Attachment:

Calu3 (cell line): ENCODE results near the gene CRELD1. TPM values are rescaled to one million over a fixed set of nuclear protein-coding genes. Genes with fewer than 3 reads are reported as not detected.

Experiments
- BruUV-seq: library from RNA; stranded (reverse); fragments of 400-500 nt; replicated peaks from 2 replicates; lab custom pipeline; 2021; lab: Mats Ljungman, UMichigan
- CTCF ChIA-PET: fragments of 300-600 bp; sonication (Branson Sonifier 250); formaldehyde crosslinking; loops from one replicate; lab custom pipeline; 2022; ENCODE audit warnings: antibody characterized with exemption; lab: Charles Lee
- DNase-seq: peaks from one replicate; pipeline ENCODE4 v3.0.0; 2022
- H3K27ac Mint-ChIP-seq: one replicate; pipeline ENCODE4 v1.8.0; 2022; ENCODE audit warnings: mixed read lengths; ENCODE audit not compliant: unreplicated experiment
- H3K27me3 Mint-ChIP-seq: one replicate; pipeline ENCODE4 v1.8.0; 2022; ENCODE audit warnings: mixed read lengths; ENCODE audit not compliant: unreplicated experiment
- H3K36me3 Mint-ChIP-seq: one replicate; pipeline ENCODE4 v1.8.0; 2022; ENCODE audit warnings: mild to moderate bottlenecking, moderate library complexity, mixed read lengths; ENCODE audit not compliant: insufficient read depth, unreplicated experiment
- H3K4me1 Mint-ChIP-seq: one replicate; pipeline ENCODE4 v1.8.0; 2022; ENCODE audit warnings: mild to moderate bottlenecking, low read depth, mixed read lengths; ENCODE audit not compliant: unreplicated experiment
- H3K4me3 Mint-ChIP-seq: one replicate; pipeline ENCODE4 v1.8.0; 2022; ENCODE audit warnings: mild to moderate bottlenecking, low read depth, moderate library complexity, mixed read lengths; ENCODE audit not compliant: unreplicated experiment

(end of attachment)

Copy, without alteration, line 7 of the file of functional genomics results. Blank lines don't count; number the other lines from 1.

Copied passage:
- H3K27me3 Mint-ChIP-seq: one replicate; pipeline ENCODE4 v1.8.0; 2022; ENCODE audit warnings: mixed read lengths; ENCODE audit not compliant: unreplicated experiment